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MLB says Pesky ruling isn't aimed at Red Sox

3/30/2007 - MLB Boston Red Sox

PHILADELPHIA -- Boston Red Sox icon Johnny Pesky will have
to leave the dugout during games this season because of a major
league rule that limits the number of coaches allowed in uniform.

Red Sox manager Terry Francona said the team was told by the
commissioner's officer it will enforce the rule that limits
uniformed personnel in the dugout to players, managers, and six
coaches. Francona said the Red Sox received a stern letter from
baseball threatening substantial fines.

"They warned us so many times, I think they got tired of it,"
he said Friday before the Boston's exhibition game against the
Philadelphia Phillies. "I've seen the letters in the past."

Pesky took the news hard when Francona told him this week.

"I sat down with him and talked with him about, and he was
hurt," Francona said. "I understand. But the rules are what they
are."

The story was first reported Friday by The Boston Globe.

"It's not a new rule. It's been around for some time," said
Joe Garagiola Jr., a senior vice president in the commissioner's
office. "It is certainly not aimed at any one club or one
individual."

The rule also applies to non-baseball staff, including
interpreters. The Red Sox will be allowed to use Masai Takahashi, a
member of the training staff, to translate for Japanese pitchers
Daisuke Matsuzaka and Hideki Okajima, Red Sox spokesman John Blake
said.

The 87-year-old Pesky has been with the ballclub for 57 years as
a player, coach and manager.

"It'll break his heart, but a lot of us in the game of baseball
get our hearts broken every once in a while, anyway," said Los Angeles Dodgers manager Grady Little, who managed the Red Sox for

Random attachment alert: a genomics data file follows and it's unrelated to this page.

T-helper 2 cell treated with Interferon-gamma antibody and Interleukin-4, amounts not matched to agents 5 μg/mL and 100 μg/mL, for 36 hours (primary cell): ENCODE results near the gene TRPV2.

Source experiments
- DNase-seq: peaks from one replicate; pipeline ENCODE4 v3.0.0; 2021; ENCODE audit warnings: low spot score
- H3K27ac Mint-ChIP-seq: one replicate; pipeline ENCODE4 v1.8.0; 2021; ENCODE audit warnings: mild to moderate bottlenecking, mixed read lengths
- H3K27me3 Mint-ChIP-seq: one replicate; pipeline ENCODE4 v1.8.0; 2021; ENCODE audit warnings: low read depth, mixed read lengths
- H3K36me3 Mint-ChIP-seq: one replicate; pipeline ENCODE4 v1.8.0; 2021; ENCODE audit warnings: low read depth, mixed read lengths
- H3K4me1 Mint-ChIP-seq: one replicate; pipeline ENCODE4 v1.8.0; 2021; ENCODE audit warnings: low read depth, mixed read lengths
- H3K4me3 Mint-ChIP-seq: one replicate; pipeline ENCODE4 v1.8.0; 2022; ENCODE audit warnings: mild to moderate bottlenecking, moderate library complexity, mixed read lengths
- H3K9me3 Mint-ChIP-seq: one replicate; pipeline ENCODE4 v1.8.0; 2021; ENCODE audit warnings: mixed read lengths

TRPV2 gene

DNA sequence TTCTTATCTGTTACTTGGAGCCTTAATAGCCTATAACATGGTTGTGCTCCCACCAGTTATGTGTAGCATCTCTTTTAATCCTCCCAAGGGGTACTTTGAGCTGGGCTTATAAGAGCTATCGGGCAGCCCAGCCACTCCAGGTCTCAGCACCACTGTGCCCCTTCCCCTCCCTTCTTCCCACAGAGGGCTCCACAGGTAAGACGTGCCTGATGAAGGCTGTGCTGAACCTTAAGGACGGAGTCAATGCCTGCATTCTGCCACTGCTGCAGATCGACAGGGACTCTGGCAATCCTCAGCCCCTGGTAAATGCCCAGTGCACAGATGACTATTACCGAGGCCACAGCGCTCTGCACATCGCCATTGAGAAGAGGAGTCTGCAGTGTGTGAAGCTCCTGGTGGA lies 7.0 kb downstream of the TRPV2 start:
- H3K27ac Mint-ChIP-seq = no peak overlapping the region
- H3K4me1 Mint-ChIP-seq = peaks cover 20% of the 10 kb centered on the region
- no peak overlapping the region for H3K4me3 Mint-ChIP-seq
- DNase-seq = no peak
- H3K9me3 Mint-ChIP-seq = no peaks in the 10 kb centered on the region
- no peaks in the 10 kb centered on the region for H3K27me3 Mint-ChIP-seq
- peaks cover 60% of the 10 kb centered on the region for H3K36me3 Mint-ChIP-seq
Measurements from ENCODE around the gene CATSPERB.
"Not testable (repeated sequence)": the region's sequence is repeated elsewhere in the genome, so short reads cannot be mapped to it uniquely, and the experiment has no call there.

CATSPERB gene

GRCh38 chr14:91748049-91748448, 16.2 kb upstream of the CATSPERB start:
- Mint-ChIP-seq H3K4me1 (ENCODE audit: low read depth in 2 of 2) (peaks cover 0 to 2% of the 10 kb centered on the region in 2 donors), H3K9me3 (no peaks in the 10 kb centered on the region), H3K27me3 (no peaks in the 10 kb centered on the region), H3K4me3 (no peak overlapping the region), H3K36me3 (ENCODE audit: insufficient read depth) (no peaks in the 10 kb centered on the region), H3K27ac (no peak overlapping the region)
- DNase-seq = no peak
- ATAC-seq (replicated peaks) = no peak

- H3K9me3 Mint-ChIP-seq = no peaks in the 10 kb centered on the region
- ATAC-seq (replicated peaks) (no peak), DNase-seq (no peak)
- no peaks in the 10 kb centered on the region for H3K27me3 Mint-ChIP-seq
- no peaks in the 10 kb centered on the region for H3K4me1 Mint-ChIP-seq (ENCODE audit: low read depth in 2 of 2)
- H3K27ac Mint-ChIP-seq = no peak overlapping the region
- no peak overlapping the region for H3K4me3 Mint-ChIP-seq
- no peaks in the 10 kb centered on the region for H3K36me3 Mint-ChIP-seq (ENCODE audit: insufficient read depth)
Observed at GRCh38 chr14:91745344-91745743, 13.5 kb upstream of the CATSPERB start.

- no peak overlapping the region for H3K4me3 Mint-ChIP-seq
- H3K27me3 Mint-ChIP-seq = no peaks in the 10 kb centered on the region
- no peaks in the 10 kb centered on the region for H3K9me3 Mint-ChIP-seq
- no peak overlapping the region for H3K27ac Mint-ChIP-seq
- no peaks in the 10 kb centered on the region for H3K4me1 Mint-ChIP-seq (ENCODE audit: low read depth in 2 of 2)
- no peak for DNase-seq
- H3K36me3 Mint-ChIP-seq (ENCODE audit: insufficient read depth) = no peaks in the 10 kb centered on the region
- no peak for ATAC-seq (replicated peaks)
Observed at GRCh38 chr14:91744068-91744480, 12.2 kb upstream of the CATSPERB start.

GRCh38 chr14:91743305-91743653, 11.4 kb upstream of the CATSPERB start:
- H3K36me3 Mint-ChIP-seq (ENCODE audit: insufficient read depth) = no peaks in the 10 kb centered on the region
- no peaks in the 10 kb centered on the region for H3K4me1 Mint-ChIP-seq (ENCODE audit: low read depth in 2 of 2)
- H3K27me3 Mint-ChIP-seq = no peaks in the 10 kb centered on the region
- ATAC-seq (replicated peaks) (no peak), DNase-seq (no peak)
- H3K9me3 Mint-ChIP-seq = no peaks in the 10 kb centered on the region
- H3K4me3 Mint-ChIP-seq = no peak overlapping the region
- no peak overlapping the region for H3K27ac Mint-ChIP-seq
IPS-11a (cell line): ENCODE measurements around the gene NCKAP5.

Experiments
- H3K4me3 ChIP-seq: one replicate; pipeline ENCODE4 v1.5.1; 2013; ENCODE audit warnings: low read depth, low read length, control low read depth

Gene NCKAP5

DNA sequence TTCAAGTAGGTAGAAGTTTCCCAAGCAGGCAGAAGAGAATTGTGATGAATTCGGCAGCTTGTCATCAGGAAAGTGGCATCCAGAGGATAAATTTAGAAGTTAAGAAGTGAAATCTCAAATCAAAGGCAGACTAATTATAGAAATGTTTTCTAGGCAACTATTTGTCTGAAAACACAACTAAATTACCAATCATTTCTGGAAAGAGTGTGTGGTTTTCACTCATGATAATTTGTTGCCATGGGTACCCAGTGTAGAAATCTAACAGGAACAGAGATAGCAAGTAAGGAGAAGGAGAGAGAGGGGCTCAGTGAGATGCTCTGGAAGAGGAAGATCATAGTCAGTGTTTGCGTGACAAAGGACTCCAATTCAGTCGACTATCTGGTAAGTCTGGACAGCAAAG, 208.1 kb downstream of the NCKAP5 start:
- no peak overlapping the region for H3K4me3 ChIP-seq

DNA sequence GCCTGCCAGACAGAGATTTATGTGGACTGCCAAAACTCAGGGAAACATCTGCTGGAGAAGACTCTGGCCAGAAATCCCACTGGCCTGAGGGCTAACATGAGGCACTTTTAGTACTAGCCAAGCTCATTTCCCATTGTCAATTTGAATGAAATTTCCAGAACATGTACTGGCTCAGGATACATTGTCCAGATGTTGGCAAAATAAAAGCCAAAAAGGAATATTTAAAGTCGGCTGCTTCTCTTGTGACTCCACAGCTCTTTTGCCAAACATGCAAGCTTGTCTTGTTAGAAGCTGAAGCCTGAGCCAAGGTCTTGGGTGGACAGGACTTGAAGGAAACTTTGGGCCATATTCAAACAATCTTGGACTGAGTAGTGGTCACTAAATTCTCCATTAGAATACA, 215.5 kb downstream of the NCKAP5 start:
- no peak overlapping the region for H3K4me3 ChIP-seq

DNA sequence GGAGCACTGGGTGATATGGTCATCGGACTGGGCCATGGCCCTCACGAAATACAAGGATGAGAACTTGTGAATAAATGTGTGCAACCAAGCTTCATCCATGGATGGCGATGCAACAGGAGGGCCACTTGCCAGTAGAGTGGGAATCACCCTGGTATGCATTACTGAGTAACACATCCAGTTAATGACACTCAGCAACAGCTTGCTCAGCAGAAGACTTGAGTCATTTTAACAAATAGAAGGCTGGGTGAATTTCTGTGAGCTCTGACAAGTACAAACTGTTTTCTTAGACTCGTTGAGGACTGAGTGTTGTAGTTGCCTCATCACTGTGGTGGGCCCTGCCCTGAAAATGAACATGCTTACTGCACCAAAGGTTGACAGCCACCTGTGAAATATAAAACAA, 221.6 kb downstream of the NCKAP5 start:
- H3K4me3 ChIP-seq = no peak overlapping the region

two seasons. "We're faced a little bit with the same situation
here in L.A. with Manny Mota. Everyone has so much respect for them
because of what they've done in the game. And it's instant respect,
every time they say anything to anyone to try to help them out."

Pesky played for the Red Sox from 1942-52, missing three years
during World War II, before brief stints with Detroit and
Washington. He had a career average of .307 and set the club record
with 205 hits as a rookie that stood until Nomar Garciaparra had
209 in 1997.

"I think that's a tragedy coming from Major League Baseball. I
really do, because I know what it means to Johnny," said
Garciaparra, who represented the Red Sox in five All-Star games and
is starting his second season with the Dodgers. "It means so much
to him to be able to put that uniform on every day and being in
that dugout. I know that having him around just meant the world to
me when I was there. ... Maybe they can make an exception for
certain people who have worn their respective uniforms for so
long."

The right-field foul pole at Fenway Park, which is just 302 feet
from home plate, came to be known as "Pesky's Pole" for his
ability to turn short line drives into home runs; the team made the
name official last year.

Pesky also managed the team in 1963-64 and has served as a coach
for decades. The previous Red Sox ownership banished him from the
dugout in '97, but that policy was reversed when the group led by
John Henry and Tom Werner took over in 2002.

"I think his time has come," Little said. "When you get to
the age of Johnny Pesky, his reaction time is not like it used to
be, so you're concerned with Johnny's health -- not only in the
dugout during the game, but also during the workouts when he's out
on the field. It's a tough situation, but I'm going to have to
agree with Major League Baseball."